After nearly 6 years of war, the allied forces finally defeated Nazi Germany and as news came of the unconditional surrender, signed by General Jodi of the German High Command, Europe breathed a sigh of relief. 8th May is Victory in Europe Day and on that day in 1945 the people of Great Britain celebrated the ensuing end of the harsh war conditions they had endured since 1939.
Churchill's speech on VE Day (HC Hansard, 6 May 1945, cols 1867 - 1868).
As wireless announcements went out across the Country, the general public feeling was that of celebration and reflection. After years of air raids, shortages and personal loss, the nation celebrated the start of better things to come. People took to the streets for parties and parades and all over the country ceremonies were held to celebrate the victory and to honour those lost. As they would do again on 15th August, the Speaker and members of the House of Commons proceeded to St. Margaret's church, Westminster, for a service of thanksgiving.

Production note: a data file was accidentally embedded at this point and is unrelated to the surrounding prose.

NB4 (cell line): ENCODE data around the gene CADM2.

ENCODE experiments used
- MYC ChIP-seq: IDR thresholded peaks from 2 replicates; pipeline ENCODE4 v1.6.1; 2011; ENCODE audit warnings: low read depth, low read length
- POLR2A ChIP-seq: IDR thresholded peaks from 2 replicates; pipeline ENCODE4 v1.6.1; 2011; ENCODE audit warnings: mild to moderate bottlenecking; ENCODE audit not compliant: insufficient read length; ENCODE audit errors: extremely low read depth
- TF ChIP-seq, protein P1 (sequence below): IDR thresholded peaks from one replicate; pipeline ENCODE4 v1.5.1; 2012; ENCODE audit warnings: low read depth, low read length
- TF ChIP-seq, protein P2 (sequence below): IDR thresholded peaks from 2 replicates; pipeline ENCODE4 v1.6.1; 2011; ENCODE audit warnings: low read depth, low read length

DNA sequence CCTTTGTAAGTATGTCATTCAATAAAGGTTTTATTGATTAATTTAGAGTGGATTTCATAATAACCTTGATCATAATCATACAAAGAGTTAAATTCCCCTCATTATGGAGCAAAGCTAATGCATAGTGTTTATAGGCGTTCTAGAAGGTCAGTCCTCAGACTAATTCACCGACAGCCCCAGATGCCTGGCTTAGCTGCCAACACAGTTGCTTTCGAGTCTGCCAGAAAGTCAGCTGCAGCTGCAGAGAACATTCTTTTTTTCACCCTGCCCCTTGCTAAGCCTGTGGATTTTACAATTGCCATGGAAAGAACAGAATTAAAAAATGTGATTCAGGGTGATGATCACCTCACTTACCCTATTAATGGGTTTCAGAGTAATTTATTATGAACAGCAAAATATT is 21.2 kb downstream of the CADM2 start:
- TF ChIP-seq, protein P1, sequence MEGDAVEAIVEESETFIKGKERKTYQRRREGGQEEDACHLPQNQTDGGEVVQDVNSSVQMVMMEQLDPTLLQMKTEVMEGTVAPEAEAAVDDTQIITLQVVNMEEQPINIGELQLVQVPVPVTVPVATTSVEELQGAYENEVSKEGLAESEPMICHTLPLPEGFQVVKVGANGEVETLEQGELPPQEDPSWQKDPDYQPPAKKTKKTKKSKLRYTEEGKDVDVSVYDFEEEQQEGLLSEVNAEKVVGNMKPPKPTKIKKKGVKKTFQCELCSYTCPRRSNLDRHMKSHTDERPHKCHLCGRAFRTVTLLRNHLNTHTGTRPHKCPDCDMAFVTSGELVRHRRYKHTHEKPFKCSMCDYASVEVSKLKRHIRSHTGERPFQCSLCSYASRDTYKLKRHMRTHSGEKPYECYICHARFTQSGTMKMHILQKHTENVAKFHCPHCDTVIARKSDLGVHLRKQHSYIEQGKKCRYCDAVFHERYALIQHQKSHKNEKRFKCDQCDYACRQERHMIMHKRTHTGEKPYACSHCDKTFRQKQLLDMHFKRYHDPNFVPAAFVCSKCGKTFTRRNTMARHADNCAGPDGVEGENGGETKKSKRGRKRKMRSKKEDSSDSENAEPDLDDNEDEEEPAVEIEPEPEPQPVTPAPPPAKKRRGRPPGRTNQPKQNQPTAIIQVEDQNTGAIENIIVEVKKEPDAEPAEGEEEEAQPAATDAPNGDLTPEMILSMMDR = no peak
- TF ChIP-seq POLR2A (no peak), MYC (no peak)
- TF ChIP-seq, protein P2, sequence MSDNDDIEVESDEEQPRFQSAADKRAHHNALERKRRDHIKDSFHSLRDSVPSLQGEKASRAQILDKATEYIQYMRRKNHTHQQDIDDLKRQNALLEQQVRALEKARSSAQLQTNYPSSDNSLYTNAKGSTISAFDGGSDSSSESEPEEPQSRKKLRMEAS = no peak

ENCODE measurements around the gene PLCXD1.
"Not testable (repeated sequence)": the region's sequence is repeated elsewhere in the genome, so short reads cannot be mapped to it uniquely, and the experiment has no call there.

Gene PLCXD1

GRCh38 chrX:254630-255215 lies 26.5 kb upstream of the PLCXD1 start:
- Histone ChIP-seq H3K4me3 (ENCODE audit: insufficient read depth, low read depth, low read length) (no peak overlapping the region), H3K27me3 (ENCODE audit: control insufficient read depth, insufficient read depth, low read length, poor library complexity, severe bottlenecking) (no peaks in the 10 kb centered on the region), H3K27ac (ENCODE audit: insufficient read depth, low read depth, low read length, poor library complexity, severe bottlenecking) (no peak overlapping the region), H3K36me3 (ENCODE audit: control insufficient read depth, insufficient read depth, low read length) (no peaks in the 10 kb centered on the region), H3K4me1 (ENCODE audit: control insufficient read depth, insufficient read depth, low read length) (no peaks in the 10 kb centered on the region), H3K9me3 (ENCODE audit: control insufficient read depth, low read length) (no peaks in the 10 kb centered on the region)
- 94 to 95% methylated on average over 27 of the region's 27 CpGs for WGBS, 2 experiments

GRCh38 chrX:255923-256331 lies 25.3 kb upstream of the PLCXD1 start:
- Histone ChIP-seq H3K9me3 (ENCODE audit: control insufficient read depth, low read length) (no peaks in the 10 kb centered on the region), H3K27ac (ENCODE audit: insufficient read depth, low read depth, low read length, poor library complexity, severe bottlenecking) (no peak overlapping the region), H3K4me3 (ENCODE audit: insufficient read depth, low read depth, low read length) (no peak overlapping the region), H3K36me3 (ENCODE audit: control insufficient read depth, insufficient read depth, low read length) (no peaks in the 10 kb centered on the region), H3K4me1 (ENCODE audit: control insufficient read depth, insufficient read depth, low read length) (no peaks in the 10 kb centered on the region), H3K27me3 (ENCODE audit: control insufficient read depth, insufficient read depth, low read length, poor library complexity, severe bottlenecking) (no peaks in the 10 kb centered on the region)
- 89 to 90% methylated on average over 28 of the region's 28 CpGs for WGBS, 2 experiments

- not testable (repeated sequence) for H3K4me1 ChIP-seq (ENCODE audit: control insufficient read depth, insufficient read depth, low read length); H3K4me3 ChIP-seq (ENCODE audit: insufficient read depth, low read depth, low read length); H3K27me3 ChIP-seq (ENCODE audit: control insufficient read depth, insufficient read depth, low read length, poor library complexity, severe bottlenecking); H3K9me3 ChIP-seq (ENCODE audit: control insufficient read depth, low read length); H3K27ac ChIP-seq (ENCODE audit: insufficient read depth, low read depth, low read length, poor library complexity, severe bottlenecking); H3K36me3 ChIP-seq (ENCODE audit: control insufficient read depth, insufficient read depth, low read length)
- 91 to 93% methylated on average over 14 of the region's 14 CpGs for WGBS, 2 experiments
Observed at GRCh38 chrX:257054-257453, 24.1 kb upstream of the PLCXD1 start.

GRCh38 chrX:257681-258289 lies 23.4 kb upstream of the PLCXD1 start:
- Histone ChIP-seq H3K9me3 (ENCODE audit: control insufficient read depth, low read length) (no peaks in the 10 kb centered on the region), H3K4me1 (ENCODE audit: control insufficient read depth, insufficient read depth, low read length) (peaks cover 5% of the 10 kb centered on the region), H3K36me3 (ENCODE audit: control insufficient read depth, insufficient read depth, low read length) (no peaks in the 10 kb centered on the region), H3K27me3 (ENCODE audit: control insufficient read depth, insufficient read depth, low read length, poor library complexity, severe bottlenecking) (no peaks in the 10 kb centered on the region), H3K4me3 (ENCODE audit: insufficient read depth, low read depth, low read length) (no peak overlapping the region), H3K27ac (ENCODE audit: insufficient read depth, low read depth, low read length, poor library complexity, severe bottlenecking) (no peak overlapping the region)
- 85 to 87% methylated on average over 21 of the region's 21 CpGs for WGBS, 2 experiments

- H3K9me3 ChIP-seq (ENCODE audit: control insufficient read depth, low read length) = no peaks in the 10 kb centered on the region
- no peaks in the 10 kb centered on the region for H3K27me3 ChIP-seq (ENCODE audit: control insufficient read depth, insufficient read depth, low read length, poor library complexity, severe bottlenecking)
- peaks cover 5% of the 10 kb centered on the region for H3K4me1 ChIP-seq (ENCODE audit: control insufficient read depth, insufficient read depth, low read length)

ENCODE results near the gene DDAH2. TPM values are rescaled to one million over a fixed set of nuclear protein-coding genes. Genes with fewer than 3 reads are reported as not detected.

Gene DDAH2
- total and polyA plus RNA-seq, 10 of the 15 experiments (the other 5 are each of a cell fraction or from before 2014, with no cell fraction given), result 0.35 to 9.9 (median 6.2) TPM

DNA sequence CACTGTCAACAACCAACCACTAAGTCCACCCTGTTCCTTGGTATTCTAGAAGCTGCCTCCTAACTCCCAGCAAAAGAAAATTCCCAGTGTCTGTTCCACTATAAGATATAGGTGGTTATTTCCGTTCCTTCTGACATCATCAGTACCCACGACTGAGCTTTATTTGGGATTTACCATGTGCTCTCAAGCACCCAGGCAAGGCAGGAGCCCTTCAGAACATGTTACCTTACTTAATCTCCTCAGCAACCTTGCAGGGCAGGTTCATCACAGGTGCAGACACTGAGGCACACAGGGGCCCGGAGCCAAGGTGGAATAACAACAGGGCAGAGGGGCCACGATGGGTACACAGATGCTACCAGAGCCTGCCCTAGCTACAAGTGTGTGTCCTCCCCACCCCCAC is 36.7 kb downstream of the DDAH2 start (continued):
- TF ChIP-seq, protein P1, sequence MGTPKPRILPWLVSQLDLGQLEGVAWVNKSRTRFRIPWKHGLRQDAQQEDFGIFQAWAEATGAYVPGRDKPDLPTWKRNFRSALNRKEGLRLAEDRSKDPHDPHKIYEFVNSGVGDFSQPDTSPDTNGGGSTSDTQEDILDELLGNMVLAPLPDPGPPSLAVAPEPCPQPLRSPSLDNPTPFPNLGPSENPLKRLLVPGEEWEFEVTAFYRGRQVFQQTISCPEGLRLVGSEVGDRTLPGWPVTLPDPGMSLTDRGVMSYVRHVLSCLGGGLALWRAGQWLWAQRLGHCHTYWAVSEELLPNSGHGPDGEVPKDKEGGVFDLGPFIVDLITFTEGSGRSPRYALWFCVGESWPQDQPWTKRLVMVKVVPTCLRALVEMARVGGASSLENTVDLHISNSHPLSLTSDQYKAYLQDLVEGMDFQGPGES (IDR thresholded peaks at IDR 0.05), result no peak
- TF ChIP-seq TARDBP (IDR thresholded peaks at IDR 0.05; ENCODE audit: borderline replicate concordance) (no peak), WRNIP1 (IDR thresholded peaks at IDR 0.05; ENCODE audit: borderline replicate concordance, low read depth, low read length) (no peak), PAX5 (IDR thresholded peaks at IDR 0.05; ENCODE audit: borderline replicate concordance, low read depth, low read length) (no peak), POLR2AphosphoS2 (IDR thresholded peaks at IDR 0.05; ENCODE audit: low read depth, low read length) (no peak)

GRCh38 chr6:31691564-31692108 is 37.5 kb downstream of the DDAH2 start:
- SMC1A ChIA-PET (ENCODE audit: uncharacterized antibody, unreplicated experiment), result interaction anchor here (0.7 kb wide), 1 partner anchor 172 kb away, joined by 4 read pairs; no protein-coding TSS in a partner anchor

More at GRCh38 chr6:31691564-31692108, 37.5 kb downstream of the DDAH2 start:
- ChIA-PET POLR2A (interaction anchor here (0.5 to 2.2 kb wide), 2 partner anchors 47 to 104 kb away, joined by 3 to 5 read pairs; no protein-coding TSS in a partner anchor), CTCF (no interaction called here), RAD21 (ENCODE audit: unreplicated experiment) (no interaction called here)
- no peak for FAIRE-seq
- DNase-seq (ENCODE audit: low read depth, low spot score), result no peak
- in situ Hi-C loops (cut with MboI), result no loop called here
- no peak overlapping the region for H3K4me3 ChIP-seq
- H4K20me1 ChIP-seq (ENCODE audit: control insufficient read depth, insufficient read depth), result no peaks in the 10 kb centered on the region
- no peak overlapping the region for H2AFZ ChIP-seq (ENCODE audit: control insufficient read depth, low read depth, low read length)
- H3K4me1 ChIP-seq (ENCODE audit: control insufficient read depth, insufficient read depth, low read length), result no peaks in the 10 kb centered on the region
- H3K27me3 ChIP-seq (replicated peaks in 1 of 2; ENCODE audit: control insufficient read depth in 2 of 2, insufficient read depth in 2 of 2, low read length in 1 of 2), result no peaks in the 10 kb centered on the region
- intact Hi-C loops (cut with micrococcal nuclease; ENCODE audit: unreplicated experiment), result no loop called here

The procession coming out of St Stephen's Porch on VE Day, 8 May 1945 (HC/SO/6/11)
Souvenir programme of a victory party in the Leyton constituency, 29 September 1945 (SOR/173)
However, thoughts soon turned to the ongoing war with Japan as the Prime Minister, Winston Churchill reminded his cabinet; 'our brief rejoicings and celebrations are over, and we must now turn again to many difficult and unpleasant tasks including especially, the defeat of Japan'. Indeed, that defeat came and celebrations resumed in the summer of 1945 as 15th August was heralded as Victory in Japan Day.
The Kings speech to both Houses of Parliament (HC Hansard 15 August 1945, col 53)
Although the Japanese administration didn't officially sign the surrender until early September, VJ Day marked the final end to World War Two and brought with it feelings of hope for future world peace.Back to Highlights and FeaturesBack to Parliamentary Archives home page